The WHO created the Scientific Advisory Group for the Origins of Novel Pathogens (SAGO) to lead international efforts to monitor outbreaks and prevent future pandemics.
Pandemics have shaped the course of humanity throughout history by shaping population trends, health systems, body’s immunological responses and economies. These health emergencies led to the creation of the WHO, which now needs to strengthen its capabilities to manage public health as the world becomes more globalized.
In its capacity as an advisory body to the WHO, SAGO will guide the development of a global framework to study the origins of emerging and re-emerging pathogens of epidemic and pandemic potential.
SAGO is only one of WHO’s efforts to prevent and manage future outbreaks. Health ministers from WHO's 194 member states will hold a three-day special assembly next Monday to try to clinch a deal that will strengthen the agency's ability to address pandemics. This move comes after the WHO has criticized for its handling of the COVID-19 pandemic.
However, not all countries are onboard with this initiative. While the EU is backing this meeting with the support of 70 other countries, “the US has laid down a "red line" that it does not yet want to commit to a legally-binding treaty, but backs the idea of an agreement and is supported by Brazil and India,” according to Reuters.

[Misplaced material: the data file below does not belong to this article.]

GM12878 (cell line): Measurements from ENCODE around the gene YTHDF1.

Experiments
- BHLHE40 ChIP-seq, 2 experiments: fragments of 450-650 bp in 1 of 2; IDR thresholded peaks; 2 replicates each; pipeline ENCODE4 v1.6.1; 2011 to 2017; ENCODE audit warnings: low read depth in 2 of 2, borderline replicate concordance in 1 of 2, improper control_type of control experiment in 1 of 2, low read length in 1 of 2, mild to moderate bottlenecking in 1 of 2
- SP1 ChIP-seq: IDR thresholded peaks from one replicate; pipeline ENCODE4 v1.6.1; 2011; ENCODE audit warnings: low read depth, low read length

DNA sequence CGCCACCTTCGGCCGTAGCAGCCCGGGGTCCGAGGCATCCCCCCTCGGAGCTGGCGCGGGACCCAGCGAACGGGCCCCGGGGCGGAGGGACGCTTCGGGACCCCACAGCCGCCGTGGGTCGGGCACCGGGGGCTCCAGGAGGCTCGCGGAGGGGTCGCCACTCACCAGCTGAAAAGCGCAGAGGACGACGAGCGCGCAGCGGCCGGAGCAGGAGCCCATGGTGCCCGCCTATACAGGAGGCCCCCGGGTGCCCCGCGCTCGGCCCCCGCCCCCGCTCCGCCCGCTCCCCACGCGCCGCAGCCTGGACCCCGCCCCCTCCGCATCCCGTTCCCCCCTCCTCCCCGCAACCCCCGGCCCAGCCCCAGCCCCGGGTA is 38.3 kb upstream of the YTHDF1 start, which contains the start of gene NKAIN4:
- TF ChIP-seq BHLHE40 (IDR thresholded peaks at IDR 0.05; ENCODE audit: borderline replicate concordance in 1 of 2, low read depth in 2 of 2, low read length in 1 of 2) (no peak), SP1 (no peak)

Mexico has highlighted the need of international cooperation during UN presentations. During the UN Security Council, President Andrés Manuel López Obrador criticized the distribution of COVID-19 vaccines because pharmaceutical companies sold 94 percent of doses and only 6 percent went to the COVAX program for distribution to poor countries.
“The spirit of cooperation is losing ground to the desire for profit and this is leading us to slide from civilization into barbarity,” López Obrador said. “We are moving forward, alienated, forgetting moral principles and turning our backs on the pain of humanity.”